by Holly Whitman
Virginia is in for big changes in the coming years, now that a bill paving the way for the production of therapeutic marijuana oil has cleared the State Senate. SB701, sponsored by Sen. Dave Marsden, opens up legal treatment options for epileptics, making Virginia one of the growing numbers of states that have enacted legislation allowing medical marijuana. This trend toward legalization has numerous implications for patients and medical practitioners alike.
State of Ambiguity
In 2015, Virginia lawmakers passed legislation protecting patients and caretakers from prosecution for possessing the oils. The cannabidiol (CBD) and THC-A oils derived from the marijuana plant are nonintoxicating and used to treat a variety of conditions. The main fault of the bill was that it did not have any provisions for production or purchase, making legally obtaining the oils nearly impossible. Buyers had the option of going to Colorado, but many stores wouldn’t ship across state lines, fearing legal action. SB701 aimed to change these policies and open up the oil to some patients.
The Nuts and Bolts of SB701
The new legislation aims to break down some of the walls preventing patients from legally using CBD and THC-A. The bill authorizes the VA Board of Pharmacy to issue a limited number of permits to pharmaceutical processors for the production of the oil. The processing must be overseen by a licensed pharmacist.
Currently, the bill only allows for those suffering from intractable epilepsy to obtain the oil. Intractable epilepsy is a condition where the patient’s seizures fail to respond to conventional treatments and drugs. The patients or their guardians must obtain a written certification of recommendation from a doctor, neurologist or epilepsy specialist. The programs will take some time to plan, and are expected to be available to Virginia residents in 2017.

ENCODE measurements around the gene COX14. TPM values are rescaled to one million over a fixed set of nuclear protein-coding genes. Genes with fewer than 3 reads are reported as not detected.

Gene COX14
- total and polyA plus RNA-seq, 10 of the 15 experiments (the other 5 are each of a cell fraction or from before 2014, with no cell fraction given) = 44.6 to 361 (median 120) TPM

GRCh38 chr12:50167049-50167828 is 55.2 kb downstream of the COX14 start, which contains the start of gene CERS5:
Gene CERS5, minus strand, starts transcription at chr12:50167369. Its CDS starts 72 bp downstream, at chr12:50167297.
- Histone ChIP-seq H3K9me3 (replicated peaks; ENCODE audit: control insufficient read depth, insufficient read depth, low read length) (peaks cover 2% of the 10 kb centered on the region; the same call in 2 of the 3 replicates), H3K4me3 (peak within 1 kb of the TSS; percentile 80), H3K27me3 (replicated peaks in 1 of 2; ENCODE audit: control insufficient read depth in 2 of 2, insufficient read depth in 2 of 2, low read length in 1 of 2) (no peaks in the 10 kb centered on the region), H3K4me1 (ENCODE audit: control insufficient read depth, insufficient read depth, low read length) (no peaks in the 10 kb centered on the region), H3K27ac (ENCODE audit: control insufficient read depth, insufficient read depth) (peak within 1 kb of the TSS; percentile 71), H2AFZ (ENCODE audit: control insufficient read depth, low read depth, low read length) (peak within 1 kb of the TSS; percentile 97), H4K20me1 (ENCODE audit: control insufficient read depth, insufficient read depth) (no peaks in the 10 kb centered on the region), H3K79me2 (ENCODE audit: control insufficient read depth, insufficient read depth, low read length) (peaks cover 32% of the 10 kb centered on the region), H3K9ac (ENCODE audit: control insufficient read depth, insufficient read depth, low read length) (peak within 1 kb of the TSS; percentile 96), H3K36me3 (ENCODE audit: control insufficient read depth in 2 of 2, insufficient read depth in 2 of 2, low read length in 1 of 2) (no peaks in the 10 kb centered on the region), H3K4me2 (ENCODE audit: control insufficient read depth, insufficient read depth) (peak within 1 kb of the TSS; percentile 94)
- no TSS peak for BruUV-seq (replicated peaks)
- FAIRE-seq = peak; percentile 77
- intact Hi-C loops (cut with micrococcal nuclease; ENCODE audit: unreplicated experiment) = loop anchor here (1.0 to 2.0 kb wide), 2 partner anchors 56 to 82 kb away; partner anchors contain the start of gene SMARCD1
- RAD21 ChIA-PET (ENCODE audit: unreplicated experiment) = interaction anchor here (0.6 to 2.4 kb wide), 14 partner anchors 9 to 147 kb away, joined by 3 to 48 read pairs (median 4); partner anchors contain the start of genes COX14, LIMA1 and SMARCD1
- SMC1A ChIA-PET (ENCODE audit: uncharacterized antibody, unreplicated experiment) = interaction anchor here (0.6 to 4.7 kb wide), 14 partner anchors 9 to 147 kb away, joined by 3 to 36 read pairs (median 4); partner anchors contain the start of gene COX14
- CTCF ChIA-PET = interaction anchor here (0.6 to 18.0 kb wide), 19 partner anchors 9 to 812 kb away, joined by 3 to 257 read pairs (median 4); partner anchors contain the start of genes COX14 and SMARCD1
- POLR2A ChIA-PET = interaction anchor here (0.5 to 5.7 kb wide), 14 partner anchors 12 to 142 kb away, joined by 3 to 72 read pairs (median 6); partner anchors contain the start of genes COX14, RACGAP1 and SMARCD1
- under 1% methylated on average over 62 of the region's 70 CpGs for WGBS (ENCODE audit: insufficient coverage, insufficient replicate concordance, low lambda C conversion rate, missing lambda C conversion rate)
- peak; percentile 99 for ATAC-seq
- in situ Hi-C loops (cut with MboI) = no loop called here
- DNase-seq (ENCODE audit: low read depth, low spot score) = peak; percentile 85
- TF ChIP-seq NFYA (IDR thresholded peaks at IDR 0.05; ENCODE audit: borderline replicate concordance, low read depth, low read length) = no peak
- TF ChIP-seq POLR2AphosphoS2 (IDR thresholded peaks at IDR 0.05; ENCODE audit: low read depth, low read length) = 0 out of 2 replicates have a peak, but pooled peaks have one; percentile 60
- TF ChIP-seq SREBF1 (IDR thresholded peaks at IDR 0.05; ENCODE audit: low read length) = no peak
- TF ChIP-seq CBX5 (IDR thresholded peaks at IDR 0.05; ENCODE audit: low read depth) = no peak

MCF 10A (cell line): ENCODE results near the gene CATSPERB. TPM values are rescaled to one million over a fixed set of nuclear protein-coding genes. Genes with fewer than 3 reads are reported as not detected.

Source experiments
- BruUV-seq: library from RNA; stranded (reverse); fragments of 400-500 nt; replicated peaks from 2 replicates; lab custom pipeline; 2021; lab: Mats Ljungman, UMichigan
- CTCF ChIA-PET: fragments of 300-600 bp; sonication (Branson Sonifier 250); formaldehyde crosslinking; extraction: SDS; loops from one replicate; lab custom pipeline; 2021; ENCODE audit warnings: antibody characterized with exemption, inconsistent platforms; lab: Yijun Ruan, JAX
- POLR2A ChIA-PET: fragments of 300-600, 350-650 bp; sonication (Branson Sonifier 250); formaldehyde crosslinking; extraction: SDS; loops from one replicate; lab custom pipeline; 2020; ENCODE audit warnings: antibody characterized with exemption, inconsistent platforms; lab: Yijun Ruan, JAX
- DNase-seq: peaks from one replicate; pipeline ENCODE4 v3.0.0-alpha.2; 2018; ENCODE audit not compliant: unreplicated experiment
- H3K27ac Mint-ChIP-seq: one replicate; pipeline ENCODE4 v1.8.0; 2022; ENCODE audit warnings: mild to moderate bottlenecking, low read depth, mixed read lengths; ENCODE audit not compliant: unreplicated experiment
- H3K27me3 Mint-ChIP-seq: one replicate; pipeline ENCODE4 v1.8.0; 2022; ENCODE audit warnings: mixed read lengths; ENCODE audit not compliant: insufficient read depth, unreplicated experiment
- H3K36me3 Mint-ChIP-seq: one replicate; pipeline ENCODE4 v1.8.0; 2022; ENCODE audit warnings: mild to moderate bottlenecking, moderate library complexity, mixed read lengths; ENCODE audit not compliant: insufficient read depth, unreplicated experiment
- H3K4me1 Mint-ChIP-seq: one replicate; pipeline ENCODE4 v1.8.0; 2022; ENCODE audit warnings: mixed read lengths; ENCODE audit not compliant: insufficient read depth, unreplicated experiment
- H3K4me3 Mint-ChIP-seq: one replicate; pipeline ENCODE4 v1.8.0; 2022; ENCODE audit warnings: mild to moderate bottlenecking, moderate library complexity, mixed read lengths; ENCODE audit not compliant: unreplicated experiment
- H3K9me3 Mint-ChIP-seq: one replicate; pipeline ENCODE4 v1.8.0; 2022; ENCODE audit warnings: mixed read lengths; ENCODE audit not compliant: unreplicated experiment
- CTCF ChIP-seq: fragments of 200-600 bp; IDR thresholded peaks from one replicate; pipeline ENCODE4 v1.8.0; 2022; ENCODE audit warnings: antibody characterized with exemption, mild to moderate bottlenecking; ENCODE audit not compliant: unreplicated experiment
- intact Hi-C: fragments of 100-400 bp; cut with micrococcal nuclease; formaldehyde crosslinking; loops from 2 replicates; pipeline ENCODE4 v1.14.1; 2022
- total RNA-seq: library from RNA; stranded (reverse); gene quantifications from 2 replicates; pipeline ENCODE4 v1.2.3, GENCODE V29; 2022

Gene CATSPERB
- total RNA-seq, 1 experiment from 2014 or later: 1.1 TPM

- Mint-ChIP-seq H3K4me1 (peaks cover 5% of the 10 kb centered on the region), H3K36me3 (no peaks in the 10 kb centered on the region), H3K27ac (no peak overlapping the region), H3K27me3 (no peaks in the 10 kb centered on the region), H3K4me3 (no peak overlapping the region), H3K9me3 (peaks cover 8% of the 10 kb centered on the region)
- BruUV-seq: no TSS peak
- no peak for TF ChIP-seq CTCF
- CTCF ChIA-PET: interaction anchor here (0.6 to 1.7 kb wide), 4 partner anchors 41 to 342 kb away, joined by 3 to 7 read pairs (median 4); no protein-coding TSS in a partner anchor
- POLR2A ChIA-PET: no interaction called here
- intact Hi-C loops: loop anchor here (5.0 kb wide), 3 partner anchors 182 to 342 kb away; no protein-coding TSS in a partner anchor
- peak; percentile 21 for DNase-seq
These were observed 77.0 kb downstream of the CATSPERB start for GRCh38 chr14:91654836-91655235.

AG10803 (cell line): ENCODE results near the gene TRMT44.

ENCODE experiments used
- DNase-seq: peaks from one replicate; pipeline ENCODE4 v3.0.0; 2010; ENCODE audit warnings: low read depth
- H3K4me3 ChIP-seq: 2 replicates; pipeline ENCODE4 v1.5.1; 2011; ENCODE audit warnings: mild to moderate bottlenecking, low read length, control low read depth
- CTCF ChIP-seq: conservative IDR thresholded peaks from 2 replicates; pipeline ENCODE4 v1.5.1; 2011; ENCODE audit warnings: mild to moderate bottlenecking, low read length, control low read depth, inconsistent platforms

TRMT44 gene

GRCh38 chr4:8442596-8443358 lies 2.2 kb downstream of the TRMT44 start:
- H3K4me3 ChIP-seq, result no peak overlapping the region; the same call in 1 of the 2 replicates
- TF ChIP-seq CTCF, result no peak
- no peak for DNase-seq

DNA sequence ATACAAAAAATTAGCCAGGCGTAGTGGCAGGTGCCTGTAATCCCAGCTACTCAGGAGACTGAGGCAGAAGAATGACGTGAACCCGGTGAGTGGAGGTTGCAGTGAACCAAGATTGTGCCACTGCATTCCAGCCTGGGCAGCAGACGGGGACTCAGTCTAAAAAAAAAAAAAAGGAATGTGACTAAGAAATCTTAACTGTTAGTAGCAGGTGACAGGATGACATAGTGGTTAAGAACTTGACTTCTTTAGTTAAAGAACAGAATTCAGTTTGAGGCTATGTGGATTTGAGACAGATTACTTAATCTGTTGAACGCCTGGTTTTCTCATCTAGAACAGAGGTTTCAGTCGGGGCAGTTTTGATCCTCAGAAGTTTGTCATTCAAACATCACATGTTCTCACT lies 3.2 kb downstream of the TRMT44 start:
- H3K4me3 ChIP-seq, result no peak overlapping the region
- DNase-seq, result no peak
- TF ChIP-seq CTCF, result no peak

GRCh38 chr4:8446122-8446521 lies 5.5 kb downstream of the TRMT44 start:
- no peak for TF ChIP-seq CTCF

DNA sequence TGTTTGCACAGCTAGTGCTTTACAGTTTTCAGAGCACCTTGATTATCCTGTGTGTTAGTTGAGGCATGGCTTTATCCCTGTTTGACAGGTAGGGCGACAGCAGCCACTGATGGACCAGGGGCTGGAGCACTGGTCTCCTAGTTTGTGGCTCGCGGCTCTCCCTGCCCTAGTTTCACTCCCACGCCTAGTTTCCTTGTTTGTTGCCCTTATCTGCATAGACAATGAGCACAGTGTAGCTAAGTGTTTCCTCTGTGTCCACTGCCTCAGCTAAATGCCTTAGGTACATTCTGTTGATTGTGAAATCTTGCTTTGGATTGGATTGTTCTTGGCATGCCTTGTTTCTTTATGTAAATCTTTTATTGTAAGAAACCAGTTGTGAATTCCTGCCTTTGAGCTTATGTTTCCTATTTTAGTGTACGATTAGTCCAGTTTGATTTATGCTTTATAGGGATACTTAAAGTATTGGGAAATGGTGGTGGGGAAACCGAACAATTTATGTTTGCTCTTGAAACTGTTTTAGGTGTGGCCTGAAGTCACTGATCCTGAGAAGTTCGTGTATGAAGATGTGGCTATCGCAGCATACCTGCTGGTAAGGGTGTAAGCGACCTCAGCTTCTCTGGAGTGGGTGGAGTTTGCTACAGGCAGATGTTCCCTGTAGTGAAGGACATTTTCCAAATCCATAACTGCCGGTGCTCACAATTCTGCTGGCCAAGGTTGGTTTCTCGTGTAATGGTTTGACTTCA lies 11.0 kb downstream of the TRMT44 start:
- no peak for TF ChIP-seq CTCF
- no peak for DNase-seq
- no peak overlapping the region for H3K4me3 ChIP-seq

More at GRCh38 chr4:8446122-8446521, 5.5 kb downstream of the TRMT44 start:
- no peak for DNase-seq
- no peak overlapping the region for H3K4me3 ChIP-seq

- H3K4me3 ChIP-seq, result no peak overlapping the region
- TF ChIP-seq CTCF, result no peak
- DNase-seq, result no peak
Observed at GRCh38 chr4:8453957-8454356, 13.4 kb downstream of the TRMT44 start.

Controversy and Concerns
Though the bill aims to do well, it is not without its controversy. Some detractors believe that it is a type of medical discrimination to restrict the use of the oils to those with intractable epilepsy. In response, the Cannabis Commonwealth organization stated that it is already working on legislation to relax the restrictions.
This legislation could also increase the risk of doctors and medical professionals getting sued for malpractice. A combined 10 percent of malpractice claims stem from temporary injuries, while another 1 percent comes from emotional injuries. An epileptic patient denied access to the oil might have grounds to sue under injury caused during a theoretically preventable seizure or emotional injury due to having to suffer with their condition.
Looking Toward the Future
While SB701 is limited in its scope, it provides precedent for more permissive legislation in the future. Currently, 24 states allow their residents to procure medical marijuana, with Pennsylvania being the most recent. It is predicted that Ohio will soon follow suit, and that Louisiana will work on expanding its regulations to include more conditions.
The gradual loosening and expanding of the perceptions around medical marijuana prove that while complete legalization will take some years to spread to all the states, legal treatment options are slowly but surely growing.